A toxic, red algae bloom has left a trail of dead fish, fleeing tourists and abandoned beaches along 240km of southwestern Florida coastline, prompting the governor to issue a state of emergency.
Toxins released by the algae have poisoned dolphins, manatees, tonnes of fish and even contributed to the death of an 8m-long whale shark. The deluge of dead and rotting wildlife strewn across beaches has threatened to upturn the vital Florida tourist season.
Governor Rick Scott, (R), said yesterday that he was allocating US$100,000 in additional funds to scientists cleaning up the expanding swath of affected Gulf Coast waters. He also diverted half a million dollars for local communities and businesses that have seen tourists vanish as the pungent smell of the algae and dead animals permeates the summer air.
Scott has stepped up efforts to clean up Lee County with an additional US$900,000 in funds, a news release said. The county straddles a high concentration of algae tracked by Florida wildlife officials and had received relief funds. A severe algae tide prompted a state of emergency in 2016 for similar reasons.
Red algae collects in seawater for most of the year, but the last two months have produced a non-stop assault of high concentration for reasons that have eluded researchers, said Kelly Richmond, a spokeswoman for the Florida Fish and Wildlife Conservation Commission.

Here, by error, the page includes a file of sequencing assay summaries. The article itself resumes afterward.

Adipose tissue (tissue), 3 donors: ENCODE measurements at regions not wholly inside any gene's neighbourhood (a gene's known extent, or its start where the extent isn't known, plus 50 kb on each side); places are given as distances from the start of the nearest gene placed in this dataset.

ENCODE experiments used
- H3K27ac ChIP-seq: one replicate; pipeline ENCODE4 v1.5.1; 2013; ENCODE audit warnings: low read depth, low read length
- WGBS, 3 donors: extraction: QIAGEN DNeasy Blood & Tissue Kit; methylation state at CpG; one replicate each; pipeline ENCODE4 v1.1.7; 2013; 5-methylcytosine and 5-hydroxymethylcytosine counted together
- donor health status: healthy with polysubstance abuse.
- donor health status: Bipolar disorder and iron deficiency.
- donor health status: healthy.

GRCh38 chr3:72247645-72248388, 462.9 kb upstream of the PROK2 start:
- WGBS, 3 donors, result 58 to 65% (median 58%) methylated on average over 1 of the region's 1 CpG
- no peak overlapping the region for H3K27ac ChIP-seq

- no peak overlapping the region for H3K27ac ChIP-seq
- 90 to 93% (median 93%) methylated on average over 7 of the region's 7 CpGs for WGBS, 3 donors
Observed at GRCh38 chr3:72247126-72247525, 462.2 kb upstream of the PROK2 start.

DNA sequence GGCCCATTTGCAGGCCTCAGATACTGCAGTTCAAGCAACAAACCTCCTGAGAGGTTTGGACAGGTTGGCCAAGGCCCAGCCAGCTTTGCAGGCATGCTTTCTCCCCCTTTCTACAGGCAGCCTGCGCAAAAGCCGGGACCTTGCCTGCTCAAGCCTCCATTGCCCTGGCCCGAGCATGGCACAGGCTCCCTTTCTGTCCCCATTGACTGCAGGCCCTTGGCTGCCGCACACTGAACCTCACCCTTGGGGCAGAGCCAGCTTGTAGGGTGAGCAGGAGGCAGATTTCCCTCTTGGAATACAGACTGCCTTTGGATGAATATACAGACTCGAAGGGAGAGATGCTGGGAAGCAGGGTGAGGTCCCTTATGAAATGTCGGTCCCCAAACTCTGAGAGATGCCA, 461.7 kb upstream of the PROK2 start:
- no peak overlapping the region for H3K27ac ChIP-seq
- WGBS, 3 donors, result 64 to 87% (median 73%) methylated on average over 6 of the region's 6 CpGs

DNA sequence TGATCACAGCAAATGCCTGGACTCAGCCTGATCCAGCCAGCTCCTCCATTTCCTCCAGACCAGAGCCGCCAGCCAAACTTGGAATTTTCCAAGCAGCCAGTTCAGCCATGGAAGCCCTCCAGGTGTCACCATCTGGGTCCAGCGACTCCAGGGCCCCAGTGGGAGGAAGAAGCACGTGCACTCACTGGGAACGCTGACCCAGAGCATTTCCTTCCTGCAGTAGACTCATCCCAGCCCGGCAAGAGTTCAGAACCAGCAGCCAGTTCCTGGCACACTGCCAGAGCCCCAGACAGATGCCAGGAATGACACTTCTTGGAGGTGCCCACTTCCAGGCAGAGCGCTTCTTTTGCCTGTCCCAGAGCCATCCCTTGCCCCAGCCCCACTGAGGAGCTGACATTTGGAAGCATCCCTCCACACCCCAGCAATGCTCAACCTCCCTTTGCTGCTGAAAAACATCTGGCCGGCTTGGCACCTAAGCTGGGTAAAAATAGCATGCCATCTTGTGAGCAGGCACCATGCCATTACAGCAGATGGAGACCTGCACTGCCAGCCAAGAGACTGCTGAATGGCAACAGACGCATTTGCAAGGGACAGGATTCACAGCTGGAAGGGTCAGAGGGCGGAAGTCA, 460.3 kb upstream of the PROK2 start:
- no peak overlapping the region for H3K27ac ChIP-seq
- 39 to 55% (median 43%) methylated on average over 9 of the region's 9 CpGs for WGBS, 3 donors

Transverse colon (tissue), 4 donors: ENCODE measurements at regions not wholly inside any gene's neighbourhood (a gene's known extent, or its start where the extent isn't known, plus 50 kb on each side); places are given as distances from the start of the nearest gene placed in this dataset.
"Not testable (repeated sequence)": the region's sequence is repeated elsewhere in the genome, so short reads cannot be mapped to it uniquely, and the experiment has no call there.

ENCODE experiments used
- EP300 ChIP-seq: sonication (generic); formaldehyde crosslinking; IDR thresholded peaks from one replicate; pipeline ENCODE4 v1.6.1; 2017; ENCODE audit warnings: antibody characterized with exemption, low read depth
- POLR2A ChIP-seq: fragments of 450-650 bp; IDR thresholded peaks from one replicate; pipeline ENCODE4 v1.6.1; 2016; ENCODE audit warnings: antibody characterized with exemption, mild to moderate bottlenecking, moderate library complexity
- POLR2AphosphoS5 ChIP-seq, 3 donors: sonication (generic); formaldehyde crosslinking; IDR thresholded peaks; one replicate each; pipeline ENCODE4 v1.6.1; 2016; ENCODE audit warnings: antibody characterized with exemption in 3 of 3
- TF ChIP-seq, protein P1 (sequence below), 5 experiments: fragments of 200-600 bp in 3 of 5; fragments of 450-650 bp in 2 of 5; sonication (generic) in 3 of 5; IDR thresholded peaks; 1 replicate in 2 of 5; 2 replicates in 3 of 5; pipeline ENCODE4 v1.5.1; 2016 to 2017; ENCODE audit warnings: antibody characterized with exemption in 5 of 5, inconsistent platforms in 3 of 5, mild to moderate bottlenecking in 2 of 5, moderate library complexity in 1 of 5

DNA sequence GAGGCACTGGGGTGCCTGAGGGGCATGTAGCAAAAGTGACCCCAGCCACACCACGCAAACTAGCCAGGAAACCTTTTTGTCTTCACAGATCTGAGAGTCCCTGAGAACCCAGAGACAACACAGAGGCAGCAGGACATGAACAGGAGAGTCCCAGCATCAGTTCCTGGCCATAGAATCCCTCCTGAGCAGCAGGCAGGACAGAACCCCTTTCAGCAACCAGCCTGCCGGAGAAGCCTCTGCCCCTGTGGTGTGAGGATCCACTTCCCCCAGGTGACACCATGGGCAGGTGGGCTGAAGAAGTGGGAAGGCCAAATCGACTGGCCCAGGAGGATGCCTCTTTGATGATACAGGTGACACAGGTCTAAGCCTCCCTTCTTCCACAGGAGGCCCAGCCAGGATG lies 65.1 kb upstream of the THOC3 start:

The toxins can aerosolise in the wind that drifts ashore, triggering respiratory problems or worsening conditions like asthma. That has compounded the urge for many tourists and some locals to flee.
"It's a spiralling effect," Richmond said.
The naturally occurring algae - known as a red tide or red bloom for tarnishing clear water with a red or brown hue when in high concentrations - has affected the shore since last October.
High concentrations of the bloom stretch from Naples in the south to Anna Maria Island in the north, she said.
Officials believe the algae to have been a factor in the deaths of manatees, sea turtles and potentially dolphins, Richmond said today. Scientists also believe the toxins contributed to the death of a whale shark that washed ashore in July on Sanibel Island, which is in Lee County.
It is the first known death of a whale shark caused by red bloom.
Longboat Key has removed five tonnes of dead fish, AP reported, and even big fish like the Goliath grouper and Snook are among the dead species.
Sea turtles have been dying at three times the normal rate this year, and officials have pointed to red tide poisoning. More than 450 stranded and dead sea turtles have been recovered in effected counties, and the Florida Wildlife Research Institute believes as many as 300 died from toxic indigestion, AP reported.
Algae tides have been documented in Florida for centuries, and even Spanish conquerors noted "fish kills" near Tampa, state officials said.